Ben Libberton

Science Communicator, Freelance
Helena Sztajer

Head of the Laboratory PhD, Helmholtz Centre for Infection Research

Hans-Curt Flemming

Professor Emeritus, University of Duisburg-Essen

Elisabeth M. Bik

Science Editor, uBiome

After receiving my PhD at Utrecht University in The Netherlands, I worked at the Dutch National Institute for Health and the St. Antonius Hospital in Nieuwegein. From 2001-2016 I worked in the laboratory of David Relman at Stanford University, where I have worked on the characterization of human oral, gastric, and intestinal microbiotas, and that of marine mammals. In 2016 I joined uBiome where we allow citizen scientists to sequence their microbiome. I also run Microbiome Digest,, an almost daily compilation of scientific papers in the rapidly growing microbiome field, tweet on Twitter as @MicrobiomDigest, and scan published papers for image manipulation.
Hadar Ben-Yoav

Assistant Professor, Ben-Gurion University of the Negev

Federico Lauro

Associate Professor, Nanyang Technological University

A/Prof. Lauro has pioneered skills in both experimental and computational sciences – in particular deep-sea microbiology and the latest 'omic' technologies. In total, he has authored 51 peer-reviewed publications in high impact journals, including Science and PNAS. In 2009, he described a mathematical model, which could predict the trophic strategy of marine bacteria from its genome sequence. This approach was widely acclaimed, and was the start of his integrative multidisciplinary venture – combining (meta) genomics, bioinformatics, physics and chemistry for the study of microbes in the global biogeochemical cycles. In 2011, Lauro described the microbial ecosystem of an entire Antarctic lake using a systems biology approach, shifting the conventional ecological paradigm away from microbial populations to whole microbial communities. Lauro’s research and his innovative ideas continue to put him at the forefront of his field. In a 2014 publication (Lauro et al. 2014), Federico addresses the lack of data coverage and sampling across oceanic waters, a prevalent issue that has always left the scientific community with incomplete information to make concrete deductions and predictions on ocean weather, currents, climatic patterns, trajectories of missing objects and the like. Currently, there is little information to allow even for an estimate of the physical, biological and chemical characteristics of the world’s waters. Lauro’s open call for the crowdsourcing of oceanographic data has garnered much attention and will hopefully lay the foundation for yet another pioneering success. Along with his pursuit of marine microbial environments, Lauro is extending his expertise and highly renowned set of skills to that of the air microbiome.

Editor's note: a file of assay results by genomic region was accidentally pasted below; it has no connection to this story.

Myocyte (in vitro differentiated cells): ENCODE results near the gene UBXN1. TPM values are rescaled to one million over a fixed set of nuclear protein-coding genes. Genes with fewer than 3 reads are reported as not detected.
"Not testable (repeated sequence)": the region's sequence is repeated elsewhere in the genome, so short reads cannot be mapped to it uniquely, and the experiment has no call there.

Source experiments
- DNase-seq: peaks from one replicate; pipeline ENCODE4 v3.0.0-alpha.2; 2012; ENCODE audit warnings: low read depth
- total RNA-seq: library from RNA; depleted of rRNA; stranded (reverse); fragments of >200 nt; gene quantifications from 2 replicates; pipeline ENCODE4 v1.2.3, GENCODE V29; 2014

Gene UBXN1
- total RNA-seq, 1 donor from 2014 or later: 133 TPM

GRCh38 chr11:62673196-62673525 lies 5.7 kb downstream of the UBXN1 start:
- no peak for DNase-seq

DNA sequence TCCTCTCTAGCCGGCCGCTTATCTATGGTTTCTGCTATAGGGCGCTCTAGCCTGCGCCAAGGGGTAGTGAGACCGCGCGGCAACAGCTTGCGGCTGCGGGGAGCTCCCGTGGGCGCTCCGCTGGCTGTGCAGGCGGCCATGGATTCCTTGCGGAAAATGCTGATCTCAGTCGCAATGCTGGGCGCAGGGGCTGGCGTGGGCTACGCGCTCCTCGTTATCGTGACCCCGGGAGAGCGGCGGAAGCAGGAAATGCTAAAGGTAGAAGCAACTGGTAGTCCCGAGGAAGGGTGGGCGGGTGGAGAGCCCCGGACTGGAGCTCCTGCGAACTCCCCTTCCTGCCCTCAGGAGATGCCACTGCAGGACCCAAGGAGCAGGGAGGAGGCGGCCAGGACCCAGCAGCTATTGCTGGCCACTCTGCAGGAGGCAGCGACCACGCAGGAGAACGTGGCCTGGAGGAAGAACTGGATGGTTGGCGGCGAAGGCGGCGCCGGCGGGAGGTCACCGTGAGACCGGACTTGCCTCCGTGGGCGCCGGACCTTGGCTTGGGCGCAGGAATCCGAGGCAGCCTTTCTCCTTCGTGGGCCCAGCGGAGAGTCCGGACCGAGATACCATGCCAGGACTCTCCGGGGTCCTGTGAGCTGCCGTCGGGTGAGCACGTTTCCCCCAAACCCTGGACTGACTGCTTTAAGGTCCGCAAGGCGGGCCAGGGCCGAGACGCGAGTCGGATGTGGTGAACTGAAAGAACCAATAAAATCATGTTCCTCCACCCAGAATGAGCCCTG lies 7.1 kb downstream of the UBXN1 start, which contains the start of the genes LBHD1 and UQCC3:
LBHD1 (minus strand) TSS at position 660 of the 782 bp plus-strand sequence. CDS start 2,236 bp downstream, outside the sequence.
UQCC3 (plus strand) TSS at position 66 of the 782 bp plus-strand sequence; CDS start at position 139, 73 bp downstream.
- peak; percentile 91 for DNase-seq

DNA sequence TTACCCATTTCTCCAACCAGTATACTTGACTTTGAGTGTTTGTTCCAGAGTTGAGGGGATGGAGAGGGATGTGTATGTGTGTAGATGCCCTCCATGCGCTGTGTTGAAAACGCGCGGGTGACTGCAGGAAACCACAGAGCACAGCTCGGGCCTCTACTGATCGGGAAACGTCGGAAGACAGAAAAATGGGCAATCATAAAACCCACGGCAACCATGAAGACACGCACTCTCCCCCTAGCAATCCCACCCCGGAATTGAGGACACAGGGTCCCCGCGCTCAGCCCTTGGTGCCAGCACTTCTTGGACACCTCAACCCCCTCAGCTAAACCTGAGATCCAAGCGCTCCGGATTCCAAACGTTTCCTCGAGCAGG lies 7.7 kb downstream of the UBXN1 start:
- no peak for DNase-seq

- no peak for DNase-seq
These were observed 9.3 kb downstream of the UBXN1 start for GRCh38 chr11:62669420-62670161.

Enrico Marsili

Principal scientist, Nanyang Technological University

Emilie Muller

Research Associate, University of Luxembourg

Ehud Banin

Associate Professor , Bar-Ilan University

Dr. Ehud Banin, a returning scientist from the University of Washington, Seattle, is a Member of the Nano Cleantech Center at the Institute of Nanotechnology and Advanced Materials (BINA), and lecturer at the Mina and Everard Goodman Faculty of Life Sciences. Banin has shown how bacteria under attack by the immune system create biofilms, surface-associated bacterial communities encased in an extracellular polymeric matrix. By revealing the specific pattern of gene expression that allows harmful bacteria to band together and survive in biofilms, Banin is defining an important target in the ongoing fight against antibiotic resistance, as well as for the search for new treatments for biofilm-related diseases such as cystic fibrosis. His laboratory implements an array of physiological, biochemical, and genetic tools combined with novel technologies that allow controlled and reproducible biofilm growth to characterize bacterial biofilms and compare them to the non-biofilm communities.